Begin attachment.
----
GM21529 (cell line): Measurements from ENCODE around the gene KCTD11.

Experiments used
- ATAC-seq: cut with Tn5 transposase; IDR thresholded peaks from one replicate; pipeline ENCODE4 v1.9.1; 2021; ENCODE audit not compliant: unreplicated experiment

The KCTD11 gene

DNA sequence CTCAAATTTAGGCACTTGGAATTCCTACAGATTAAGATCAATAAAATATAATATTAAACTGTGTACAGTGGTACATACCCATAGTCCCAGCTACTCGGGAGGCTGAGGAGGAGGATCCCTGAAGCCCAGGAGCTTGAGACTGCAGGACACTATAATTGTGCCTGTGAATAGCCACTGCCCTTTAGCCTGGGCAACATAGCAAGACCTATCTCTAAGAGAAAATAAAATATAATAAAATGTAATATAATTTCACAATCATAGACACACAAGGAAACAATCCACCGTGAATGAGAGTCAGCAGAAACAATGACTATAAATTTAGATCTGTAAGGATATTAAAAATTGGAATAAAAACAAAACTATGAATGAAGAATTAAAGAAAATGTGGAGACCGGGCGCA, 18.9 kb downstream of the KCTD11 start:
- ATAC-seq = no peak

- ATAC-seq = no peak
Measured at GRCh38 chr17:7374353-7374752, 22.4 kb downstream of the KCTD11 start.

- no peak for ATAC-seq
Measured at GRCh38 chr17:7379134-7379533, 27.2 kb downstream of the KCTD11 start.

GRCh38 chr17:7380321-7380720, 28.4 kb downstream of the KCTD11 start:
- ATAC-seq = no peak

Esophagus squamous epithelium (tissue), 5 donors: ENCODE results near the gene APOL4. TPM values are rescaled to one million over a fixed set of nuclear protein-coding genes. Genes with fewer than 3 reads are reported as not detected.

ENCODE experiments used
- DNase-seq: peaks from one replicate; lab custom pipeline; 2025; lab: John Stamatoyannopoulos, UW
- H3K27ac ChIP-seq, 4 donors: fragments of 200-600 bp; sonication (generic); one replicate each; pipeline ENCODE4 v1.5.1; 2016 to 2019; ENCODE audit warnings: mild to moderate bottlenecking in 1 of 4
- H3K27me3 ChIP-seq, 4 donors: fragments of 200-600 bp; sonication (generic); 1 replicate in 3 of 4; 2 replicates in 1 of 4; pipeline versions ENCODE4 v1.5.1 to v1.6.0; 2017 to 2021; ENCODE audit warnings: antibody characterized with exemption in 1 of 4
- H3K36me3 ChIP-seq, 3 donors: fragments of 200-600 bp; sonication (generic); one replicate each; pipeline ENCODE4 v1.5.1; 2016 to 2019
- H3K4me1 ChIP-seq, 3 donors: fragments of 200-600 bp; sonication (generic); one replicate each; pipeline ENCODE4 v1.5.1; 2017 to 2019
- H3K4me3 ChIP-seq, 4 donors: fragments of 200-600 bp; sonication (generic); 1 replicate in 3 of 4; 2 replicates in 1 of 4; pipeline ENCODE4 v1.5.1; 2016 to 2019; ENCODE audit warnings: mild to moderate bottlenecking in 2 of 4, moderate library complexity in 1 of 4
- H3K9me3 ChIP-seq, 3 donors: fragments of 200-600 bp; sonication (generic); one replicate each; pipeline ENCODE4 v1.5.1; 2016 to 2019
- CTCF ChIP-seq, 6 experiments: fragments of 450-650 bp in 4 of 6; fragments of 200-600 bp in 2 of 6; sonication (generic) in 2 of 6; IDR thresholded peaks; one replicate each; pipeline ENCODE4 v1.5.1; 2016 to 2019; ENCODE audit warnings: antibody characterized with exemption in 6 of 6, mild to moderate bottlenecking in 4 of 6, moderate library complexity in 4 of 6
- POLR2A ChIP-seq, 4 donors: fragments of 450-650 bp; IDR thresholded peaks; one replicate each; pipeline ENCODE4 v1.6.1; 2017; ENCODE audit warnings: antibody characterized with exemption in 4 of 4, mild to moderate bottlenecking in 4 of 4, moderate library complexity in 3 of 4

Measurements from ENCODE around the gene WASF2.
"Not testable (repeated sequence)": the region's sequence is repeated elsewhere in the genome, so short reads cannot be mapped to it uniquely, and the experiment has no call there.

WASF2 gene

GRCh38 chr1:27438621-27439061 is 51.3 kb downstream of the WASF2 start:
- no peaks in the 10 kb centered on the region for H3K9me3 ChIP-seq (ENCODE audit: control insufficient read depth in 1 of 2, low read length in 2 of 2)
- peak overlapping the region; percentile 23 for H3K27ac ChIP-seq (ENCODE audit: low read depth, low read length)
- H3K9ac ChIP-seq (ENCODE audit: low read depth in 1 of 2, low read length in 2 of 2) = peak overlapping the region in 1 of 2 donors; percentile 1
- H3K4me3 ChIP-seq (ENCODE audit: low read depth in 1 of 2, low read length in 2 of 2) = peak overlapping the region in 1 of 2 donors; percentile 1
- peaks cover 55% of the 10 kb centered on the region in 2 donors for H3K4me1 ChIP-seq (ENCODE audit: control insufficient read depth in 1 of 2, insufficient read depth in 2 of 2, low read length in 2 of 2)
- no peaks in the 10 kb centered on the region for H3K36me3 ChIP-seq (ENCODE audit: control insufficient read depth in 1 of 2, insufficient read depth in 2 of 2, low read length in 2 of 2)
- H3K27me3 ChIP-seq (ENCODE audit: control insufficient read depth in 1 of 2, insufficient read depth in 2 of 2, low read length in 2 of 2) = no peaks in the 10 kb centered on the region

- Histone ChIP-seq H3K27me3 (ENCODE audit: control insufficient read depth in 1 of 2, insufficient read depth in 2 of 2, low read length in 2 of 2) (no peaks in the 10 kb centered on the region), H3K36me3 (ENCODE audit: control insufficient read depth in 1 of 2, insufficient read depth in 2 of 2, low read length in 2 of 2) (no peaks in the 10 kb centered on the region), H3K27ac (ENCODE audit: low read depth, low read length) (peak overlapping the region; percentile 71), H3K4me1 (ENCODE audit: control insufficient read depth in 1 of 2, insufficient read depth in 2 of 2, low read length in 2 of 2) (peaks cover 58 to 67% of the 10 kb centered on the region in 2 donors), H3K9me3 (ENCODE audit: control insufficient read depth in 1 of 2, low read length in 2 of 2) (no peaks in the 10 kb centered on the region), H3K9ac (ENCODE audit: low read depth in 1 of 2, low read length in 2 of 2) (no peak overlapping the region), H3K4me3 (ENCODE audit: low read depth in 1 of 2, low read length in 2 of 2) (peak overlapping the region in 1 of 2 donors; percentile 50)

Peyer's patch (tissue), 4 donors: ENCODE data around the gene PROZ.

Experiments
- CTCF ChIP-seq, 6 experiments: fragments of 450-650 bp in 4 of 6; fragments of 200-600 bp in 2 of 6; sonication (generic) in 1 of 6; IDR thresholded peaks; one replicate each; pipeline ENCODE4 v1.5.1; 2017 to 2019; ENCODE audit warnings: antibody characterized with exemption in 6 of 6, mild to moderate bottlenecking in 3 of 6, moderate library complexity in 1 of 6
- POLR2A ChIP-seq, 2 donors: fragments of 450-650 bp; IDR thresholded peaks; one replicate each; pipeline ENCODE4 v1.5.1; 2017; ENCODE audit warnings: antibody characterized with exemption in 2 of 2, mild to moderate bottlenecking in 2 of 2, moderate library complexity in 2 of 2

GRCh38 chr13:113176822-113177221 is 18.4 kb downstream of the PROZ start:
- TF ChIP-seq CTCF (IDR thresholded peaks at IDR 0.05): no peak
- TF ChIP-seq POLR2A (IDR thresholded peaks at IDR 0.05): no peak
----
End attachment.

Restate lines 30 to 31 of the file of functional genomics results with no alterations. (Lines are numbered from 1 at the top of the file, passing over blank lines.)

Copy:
- H3K9ac ChIP-seq (ENCODE audit: low read depth in 1 of 2, low read length in 2 of 2) = peak overlapping the region in 1 of 2 donors; percentile 1
- H3K4me3 ChIP-seq (ENCODE audit: low read depth in 1 of 2, low read length in 2 of 2) = peak overlapping the region in 1 of 2 donors; percentile 1